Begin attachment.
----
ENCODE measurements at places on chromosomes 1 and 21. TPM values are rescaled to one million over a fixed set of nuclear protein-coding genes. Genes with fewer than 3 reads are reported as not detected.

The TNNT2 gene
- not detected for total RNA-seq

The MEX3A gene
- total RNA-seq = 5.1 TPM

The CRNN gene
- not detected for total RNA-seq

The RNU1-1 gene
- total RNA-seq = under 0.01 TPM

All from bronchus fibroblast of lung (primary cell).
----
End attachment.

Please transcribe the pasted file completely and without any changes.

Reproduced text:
ENCODE measurements at places on chromosomes 1 and 21. TPM values are rescaled to one million over a fixed set of nuclear protein-coding genes. Genes with fewer than 3 reads are reported as not detected.

The TNNT2 gene
- not detected for total RNA-seq

The MEX3A gene
- total RNA-seq = 5.1 TPM

The CRNN gene
- not detected for total RNA-seq

The RNU1-1 gene
- total RNA-seq = under 0.01 TPM

All from bronchus fibroblast of lung (primary cell).